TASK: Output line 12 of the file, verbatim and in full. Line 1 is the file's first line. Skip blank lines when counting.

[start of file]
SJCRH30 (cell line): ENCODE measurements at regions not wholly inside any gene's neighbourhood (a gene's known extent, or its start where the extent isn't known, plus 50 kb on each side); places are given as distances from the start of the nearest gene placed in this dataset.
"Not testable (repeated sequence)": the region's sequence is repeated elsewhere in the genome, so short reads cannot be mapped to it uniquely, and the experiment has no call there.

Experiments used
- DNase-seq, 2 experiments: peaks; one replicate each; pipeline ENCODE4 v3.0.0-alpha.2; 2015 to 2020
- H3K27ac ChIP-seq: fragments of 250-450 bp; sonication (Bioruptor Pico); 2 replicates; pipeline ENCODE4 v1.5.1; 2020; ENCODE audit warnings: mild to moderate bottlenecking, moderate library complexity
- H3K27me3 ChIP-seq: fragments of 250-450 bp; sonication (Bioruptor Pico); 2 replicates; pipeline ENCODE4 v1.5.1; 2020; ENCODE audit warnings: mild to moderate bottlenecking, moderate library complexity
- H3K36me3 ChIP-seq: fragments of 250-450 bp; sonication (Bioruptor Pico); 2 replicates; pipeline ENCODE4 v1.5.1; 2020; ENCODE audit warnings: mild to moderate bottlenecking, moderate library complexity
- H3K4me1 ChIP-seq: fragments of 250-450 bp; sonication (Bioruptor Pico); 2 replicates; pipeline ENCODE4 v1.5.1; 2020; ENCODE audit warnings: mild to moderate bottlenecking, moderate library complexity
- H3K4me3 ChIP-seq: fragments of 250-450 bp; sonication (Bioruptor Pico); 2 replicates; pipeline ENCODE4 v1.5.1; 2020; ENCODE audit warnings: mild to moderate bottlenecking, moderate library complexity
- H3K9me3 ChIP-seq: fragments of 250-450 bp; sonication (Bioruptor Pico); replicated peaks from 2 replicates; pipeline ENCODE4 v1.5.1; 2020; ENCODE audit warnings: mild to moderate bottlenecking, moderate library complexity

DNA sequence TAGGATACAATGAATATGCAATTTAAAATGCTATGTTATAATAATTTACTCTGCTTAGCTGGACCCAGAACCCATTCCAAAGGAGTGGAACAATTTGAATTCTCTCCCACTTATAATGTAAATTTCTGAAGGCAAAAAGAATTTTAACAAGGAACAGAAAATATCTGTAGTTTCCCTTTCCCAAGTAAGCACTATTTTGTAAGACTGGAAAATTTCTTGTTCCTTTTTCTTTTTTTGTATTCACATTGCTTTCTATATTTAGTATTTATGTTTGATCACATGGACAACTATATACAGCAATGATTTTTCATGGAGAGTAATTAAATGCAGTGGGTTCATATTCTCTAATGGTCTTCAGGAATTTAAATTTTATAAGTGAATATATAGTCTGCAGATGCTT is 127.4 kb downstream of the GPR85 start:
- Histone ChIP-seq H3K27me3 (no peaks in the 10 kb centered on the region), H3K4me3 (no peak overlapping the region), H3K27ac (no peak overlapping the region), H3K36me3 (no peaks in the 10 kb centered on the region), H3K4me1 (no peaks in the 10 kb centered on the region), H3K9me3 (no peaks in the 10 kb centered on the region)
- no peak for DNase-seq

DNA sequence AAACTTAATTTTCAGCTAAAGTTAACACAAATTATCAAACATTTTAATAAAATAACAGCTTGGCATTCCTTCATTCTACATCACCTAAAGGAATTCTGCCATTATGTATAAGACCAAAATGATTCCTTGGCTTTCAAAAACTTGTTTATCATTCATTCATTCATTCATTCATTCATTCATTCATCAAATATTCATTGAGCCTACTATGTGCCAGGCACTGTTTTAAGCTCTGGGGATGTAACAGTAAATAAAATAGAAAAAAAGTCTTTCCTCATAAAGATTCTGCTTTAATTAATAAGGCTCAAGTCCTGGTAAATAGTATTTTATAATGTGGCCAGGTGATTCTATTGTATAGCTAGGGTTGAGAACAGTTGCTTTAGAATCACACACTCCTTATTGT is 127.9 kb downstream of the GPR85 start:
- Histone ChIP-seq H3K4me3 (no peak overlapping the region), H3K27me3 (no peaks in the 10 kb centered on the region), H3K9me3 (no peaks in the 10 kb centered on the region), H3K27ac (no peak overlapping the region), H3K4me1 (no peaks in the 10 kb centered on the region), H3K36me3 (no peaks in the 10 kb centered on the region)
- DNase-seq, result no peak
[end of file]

- Histone ChIP-seq H3K27me3 (no peaks in the 10 kb centered on the region), H3K4me3 (no peak overlapping the region), H3K27ac (no peak overlapping the region), H3K36me3 (no peaks in the 10 kb centered on the region), H3K4me1 (no peaks in the 10 kb centered on the region), H3K9me3 (no peaks in the 10 kb centered on the region)